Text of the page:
One year ago on Seeking Alpha I had suggested that you might not worry too much about portfolio rebalancing. But of course you do not want to let your portfolio risk level drift outside of your risk tolerance level. You might simply look for more considerable swings in your stock to bond ratio. You may be able to largely keep your asset allocation allocation in check by adding new monies and portfolio income to the ‘asset in need’ of new monies.
When rebalancing your portfolio, you might rebalance on the fly. Keep in mind that rebalancing can create capital gains in your taxable accounts. We need to be mindful of the tax consequences.
On Tawcan, an interview with an investor who has created a dividend powerhouse and has found that financial freedom.
The very well-read Jonathan Chevreau offers his summer reads list.
It starts with the everything bubble.
The phenomenon of a few stocks driving the S&P 500 cap weighted index (aka the market) is not new. Here’s a great post on The Evidence Based Investor.
That said, critics will point to the late 90’s right before the dot-com bust.
Last week my post suggested that the large cap index funds were well positioned for the first modern pandemic. Here’s why index investing works.
In the Globe and Mail Clare O’Hare looks at mutual fund flows in Canada for May. The numbers slightly bested ETF flows. Mutual fund investors are being cautious, whereas the ETF’ers are buying stocks.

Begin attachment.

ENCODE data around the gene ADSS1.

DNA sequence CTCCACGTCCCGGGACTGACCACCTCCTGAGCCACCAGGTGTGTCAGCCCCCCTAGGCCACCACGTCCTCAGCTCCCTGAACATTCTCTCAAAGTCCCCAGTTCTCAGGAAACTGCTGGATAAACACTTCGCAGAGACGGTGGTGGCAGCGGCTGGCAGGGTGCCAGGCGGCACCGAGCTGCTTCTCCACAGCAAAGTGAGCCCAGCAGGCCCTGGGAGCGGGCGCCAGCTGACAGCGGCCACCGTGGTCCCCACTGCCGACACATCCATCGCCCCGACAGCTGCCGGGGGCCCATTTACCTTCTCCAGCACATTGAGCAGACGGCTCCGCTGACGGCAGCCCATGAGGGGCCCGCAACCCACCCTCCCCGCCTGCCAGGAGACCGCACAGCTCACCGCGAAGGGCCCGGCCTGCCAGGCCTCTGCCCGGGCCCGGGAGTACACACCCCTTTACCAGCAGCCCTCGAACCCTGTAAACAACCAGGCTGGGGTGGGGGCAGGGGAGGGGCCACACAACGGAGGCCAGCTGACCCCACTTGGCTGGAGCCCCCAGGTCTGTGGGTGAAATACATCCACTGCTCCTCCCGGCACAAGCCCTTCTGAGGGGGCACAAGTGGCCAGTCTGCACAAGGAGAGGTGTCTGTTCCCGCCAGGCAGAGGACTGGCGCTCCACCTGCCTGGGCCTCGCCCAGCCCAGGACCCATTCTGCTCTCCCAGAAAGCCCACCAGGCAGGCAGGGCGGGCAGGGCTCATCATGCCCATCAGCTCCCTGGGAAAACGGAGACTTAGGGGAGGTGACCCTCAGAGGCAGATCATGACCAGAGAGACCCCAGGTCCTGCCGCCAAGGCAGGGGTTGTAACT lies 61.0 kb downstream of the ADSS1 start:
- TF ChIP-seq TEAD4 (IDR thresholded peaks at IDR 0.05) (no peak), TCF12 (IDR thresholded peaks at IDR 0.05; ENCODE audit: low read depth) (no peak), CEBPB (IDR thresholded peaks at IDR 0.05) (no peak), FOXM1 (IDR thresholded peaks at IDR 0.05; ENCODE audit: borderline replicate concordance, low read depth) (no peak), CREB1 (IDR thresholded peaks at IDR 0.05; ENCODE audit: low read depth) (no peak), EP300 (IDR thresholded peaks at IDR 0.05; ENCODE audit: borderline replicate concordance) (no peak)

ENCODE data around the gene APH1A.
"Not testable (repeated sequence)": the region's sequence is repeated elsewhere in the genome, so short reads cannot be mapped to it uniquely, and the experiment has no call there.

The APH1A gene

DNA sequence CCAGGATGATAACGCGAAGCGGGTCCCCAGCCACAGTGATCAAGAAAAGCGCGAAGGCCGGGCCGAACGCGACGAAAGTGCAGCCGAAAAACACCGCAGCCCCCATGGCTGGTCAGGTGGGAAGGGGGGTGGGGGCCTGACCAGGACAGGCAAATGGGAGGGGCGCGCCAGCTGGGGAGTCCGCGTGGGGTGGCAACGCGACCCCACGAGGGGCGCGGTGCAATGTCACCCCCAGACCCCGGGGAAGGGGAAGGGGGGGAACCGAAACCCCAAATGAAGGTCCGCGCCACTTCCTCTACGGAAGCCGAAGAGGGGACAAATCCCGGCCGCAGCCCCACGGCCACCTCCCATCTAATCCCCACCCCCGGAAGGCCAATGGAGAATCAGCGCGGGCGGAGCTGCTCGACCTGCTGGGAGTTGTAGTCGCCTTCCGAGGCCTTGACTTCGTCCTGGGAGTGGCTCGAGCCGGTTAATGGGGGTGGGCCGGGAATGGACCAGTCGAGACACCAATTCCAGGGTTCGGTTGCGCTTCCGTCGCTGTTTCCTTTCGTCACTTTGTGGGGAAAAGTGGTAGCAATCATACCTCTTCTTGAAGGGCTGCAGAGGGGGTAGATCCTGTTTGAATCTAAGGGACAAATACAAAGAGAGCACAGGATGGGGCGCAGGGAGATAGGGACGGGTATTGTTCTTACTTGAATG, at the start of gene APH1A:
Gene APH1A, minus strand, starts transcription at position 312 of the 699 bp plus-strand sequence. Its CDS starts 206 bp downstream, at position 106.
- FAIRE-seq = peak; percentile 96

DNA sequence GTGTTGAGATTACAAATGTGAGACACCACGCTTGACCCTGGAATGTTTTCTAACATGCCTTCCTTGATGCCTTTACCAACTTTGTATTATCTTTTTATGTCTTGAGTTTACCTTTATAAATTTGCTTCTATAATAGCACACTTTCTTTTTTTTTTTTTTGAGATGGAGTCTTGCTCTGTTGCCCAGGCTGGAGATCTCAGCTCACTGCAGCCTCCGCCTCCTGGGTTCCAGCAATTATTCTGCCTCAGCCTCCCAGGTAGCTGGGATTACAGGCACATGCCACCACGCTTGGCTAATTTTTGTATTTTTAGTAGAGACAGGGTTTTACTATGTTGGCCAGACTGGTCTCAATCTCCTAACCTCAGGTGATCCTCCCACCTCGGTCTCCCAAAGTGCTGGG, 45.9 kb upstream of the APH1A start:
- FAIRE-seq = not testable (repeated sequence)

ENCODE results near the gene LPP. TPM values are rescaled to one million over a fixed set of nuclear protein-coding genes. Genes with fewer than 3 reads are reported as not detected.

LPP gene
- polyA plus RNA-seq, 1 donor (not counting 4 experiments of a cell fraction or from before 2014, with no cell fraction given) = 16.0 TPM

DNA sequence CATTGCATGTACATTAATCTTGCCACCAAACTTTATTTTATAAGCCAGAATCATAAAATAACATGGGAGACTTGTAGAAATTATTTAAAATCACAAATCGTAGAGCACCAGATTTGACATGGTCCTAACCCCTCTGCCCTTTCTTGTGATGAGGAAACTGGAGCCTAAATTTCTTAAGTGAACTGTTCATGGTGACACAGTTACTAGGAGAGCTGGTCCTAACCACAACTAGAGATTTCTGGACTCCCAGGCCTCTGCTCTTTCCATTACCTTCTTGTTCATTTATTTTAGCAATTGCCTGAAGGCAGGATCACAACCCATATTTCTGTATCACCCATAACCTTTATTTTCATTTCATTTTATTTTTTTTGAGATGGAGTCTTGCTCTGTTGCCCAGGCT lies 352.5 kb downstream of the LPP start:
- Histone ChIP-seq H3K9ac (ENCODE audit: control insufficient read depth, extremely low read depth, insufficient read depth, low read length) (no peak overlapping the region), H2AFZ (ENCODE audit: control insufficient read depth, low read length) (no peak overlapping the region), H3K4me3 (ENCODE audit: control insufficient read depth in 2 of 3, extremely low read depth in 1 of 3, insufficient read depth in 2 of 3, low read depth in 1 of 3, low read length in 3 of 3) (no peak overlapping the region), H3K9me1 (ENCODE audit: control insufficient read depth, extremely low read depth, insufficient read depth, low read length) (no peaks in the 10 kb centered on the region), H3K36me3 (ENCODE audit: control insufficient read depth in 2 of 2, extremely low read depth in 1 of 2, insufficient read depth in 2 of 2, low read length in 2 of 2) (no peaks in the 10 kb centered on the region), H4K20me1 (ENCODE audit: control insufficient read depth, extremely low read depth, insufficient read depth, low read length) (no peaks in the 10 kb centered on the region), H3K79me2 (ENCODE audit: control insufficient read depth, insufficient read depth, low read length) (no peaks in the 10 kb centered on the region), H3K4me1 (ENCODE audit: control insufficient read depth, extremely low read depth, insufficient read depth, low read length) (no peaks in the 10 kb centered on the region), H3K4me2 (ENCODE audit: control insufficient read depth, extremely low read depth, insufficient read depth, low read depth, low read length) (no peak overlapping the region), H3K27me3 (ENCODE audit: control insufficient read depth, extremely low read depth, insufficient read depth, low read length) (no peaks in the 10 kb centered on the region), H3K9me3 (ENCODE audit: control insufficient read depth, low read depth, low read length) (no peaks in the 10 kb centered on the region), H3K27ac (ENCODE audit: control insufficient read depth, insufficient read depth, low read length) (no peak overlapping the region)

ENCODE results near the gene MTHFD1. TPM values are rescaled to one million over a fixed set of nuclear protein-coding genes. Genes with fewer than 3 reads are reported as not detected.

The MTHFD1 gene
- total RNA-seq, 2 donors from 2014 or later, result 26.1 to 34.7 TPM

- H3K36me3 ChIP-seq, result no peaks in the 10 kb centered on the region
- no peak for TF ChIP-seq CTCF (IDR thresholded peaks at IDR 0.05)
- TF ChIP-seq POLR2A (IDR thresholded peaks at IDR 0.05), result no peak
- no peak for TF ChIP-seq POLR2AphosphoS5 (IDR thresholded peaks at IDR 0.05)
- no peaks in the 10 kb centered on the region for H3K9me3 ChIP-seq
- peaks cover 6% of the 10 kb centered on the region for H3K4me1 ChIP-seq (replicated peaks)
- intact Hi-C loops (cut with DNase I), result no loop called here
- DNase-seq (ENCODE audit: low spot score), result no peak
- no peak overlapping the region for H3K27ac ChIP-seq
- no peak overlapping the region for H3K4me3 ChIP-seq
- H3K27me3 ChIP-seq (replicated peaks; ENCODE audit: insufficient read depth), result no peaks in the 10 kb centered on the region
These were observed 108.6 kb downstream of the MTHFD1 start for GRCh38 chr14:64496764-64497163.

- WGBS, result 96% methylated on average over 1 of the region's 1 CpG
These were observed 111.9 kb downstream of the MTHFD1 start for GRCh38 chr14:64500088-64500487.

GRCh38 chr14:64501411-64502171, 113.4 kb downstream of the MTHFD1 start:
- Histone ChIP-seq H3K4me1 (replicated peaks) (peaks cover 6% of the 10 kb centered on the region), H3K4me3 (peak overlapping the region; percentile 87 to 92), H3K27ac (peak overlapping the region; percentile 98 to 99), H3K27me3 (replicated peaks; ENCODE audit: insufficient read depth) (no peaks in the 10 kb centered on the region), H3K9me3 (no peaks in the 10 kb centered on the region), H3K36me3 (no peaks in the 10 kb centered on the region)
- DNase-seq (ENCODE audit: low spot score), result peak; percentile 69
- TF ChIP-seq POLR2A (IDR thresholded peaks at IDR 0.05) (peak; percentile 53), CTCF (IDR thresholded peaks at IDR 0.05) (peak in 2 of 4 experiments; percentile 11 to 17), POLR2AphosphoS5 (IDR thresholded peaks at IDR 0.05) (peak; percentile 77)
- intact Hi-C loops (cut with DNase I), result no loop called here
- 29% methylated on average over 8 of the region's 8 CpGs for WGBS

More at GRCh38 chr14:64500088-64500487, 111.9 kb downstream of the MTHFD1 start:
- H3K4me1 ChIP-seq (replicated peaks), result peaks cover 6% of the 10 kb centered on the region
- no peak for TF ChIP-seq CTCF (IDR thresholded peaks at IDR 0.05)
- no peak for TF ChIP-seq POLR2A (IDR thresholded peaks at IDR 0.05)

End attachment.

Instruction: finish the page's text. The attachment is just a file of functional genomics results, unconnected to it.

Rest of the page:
And here’s a topic that is getting a lot of attention. Is the coronavirus weakening?
Yes, I still read too much on the topic and it appears that we humans are changing more than the virus. We are acting much different (of course) in response to the virus.
And more on the virus, this Seeking Alpha article suggests that in the end, vaccines will underwhelm.
What to do with that dividend cut?
On My Own Advisor Mark Seed chats with Mat Litalien on what to do after experiencing a dividend cut.
OK, just to be cheeky and to jinx myself one more time, I don’t know what that feels like. Of my 24 Canadian and US dividend companies we’ve had no dividend cuts and 8 dividend increases from March.
And speaking of dividends, here are the recent moves by The Dividend Guy. He sold one of my killer US dividend stocks – Lowe’s. And he had to sell some Apple, as the tree needed some pruning. I’ve been there done that; creating my own homemade Apple dividends.
The Dividend Athlete offers his May portfolio update.
At Passive Canadian Income Rob ordered up more Restaurant Brands International. That’s the company that holds Tim Hortons, Burger King and Popeye’s. As a pick I had owned Tim Horton’s after the spin off from Wendy’s. The stock destroyed the market for us. I sold all when 3G took over. I did not think that outsiders would understand the Tim Horton’s brand.
Here’s the new purchases from Matt at All About The Dividends.
On eatsleepbreathefi Chrissy asks if their emergency plan could stand up to the COVID-19 crisis.
And if you’re looking for a host of great links, once again check out Ten Sunday Reads from Barry Ritholtz. That’s a great mix of economic, investing and virus content.
Thanks for reading. Happy Sunday and Happy Father’s Day.
That is my number one job, as per my Twitter bio.
You can follow me on Twitter here.
Canada’s top-ranked discount brokerage.
Cut The Crap Investing readers can sign up with Questrade (Canada’s top-ranked discount brokerage) through this partnership link. You can buy ETFs for free, including the wonderful one ticket options.
While I do not accept monies for feature blogs please click here on the mission and ‘how I might get paid’ disclosures.